Many CMBS lenders have offered forbearance to struggling borrowers during the downturn. When loans enter forbearance, their status is changed to “current” from “delinquent,” even if the borrower cannot pay on time. Given the surge in such arrangements, the delinquency rate does not reflect commercial real estate distress as well as it once did.
The better metric now, according to a report from CMBS data firm Trepp, is the share of loans being handled by special servicers – the companies that borrowers turn to when they need loan relief. And the special servicing rate has increased each month since the coronavirus pandemic hit the United States. It jumped to 10.04 percent in August from 9.49 percent in July.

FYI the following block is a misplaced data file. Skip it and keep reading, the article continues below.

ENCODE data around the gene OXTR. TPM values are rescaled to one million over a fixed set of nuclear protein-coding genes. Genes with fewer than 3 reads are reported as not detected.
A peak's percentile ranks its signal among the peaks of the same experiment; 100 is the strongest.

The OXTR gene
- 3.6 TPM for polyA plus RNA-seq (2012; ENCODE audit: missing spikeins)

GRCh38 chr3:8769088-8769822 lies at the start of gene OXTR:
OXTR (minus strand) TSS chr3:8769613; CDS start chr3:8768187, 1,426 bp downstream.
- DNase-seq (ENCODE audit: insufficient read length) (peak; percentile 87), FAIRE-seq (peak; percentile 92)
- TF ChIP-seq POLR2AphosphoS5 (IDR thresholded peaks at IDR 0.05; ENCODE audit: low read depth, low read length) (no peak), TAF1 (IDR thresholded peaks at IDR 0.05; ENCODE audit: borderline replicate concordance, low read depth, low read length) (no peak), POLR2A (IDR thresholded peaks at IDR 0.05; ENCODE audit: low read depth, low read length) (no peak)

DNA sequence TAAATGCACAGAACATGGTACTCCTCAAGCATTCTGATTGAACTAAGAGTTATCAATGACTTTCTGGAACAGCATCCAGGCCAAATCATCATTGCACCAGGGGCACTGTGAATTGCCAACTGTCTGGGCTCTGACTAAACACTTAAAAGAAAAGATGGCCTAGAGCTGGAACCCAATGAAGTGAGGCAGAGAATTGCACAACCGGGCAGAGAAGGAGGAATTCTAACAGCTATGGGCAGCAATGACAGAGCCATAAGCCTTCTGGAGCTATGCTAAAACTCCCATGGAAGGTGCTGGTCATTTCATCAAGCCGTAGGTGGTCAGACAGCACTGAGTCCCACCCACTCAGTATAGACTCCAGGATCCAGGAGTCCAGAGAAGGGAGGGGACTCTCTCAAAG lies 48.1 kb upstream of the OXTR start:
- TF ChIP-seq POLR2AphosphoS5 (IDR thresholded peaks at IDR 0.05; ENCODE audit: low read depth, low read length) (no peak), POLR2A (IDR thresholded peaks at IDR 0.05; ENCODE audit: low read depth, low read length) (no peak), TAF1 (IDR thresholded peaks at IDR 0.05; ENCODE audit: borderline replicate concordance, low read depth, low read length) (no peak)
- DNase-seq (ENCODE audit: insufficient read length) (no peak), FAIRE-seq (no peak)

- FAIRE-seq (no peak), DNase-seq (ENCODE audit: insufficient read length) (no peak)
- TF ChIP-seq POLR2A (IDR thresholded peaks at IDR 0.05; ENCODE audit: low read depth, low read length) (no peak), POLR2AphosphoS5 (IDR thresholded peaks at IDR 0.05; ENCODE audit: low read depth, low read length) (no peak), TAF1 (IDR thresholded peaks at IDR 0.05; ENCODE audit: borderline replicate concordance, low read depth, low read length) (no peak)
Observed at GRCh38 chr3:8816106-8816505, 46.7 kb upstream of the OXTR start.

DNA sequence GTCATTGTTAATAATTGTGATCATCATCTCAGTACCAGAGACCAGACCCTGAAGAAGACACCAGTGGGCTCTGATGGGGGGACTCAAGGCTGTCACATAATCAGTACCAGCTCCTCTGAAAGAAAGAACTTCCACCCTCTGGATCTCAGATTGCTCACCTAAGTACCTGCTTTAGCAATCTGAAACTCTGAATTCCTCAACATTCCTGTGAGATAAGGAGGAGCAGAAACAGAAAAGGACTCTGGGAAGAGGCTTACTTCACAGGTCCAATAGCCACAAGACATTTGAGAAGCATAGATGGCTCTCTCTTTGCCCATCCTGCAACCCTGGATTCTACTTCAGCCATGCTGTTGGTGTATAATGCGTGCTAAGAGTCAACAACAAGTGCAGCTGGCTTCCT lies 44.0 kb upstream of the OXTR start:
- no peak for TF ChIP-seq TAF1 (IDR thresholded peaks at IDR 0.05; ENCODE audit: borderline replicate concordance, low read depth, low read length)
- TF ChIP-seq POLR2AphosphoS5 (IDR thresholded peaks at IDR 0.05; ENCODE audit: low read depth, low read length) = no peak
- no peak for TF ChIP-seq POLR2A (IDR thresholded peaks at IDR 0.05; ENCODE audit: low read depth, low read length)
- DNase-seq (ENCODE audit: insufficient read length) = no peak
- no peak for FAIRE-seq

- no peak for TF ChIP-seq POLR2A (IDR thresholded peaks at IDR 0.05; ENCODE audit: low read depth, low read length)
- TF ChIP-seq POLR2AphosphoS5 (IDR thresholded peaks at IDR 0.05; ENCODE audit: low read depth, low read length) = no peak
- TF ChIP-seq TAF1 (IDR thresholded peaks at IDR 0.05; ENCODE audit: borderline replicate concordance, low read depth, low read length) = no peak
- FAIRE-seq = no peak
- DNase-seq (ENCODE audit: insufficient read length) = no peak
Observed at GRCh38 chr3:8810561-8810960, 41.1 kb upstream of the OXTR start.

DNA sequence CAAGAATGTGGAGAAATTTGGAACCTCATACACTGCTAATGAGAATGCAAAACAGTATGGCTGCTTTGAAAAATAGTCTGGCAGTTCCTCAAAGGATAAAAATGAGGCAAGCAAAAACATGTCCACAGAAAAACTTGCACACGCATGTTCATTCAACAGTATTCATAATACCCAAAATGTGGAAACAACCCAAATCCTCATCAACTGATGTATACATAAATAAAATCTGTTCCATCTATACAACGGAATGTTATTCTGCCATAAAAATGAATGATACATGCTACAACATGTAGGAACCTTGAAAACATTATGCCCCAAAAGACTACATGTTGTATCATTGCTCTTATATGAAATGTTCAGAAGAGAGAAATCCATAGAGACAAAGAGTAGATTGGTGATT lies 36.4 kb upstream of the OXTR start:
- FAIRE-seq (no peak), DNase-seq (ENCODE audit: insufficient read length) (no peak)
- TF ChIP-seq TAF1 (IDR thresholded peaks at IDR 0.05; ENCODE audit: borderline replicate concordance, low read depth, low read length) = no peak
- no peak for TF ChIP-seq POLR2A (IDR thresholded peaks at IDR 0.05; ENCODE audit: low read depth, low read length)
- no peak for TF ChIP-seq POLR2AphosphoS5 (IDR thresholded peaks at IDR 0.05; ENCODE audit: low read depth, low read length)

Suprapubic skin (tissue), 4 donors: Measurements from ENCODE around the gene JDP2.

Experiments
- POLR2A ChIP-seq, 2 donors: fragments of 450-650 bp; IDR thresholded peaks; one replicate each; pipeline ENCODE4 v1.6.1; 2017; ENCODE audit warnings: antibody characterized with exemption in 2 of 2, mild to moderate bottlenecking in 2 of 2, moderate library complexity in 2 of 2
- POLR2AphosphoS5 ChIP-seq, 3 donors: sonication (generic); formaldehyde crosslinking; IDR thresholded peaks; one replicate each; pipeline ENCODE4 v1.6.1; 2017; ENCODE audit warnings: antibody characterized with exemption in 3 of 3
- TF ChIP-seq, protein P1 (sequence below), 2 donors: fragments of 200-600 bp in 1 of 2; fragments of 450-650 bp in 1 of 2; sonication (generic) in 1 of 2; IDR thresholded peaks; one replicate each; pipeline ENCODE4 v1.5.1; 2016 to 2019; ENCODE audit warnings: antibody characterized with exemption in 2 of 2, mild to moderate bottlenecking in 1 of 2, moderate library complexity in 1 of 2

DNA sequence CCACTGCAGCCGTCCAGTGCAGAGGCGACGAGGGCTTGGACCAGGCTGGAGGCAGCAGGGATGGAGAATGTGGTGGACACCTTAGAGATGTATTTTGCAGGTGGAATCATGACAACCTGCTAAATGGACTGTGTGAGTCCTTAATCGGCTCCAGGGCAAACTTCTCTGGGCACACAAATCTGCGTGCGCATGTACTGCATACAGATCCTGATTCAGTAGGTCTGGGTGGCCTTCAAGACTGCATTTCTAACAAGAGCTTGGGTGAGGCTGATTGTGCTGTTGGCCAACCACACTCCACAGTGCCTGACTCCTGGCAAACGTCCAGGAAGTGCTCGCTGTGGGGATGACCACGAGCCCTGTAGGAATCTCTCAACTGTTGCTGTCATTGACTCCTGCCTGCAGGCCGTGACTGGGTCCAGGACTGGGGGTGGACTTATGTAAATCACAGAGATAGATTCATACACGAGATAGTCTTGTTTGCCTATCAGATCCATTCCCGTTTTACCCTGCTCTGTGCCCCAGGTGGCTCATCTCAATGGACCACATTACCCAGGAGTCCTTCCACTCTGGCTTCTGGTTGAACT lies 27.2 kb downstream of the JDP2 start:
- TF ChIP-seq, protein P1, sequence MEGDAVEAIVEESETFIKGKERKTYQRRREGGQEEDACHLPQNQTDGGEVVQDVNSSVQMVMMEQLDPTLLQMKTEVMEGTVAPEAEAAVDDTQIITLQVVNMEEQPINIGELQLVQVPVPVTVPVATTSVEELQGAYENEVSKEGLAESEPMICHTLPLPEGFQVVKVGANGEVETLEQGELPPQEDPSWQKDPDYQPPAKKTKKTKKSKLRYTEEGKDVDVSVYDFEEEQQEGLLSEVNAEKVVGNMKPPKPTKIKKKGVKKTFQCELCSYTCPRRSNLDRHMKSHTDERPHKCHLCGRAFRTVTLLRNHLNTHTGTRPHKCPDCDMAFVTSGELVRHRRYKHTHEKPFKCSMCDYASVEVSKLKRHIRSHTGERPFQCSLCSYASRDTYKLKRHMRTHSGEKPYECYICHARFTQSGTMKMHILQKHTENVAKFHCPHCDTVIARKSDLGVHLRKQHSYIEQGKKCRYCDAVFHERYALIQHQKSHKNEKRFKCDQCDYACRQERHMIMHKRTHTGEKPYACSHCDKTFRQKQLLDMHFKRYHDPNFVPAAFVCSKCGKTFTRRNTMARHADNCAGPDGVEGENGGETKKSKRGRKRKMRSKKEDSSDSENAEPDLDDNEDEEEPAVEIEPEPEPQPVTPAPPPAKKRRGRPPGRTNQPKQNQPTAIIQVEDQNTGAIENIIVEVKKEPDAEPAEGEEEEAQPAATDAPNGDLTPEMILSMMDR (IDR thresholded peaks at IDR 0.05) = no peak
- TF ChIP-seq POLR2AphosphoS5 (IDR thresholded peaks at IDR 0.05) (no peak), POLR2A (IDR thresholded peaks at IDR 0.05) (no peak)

Hotel and retail loans have driven the rise. Half of all loans transferred to special servicers in August were backed by hotel properties and one-third by retail properties. Twenty-five percent of all hotel CMBS loans and about 17 percent of all retail CMBS loans were being handled by special servicers by the end of August.
Transfers of loans backed by retail properties to special servicing have not slowed in September. Brookfield Property Partners’ high-end Tyson Galleria mall in McClean, Virginia, was transferred to a special servicing last week after Brookfield fell behind on payments for $282M in outstanding debt.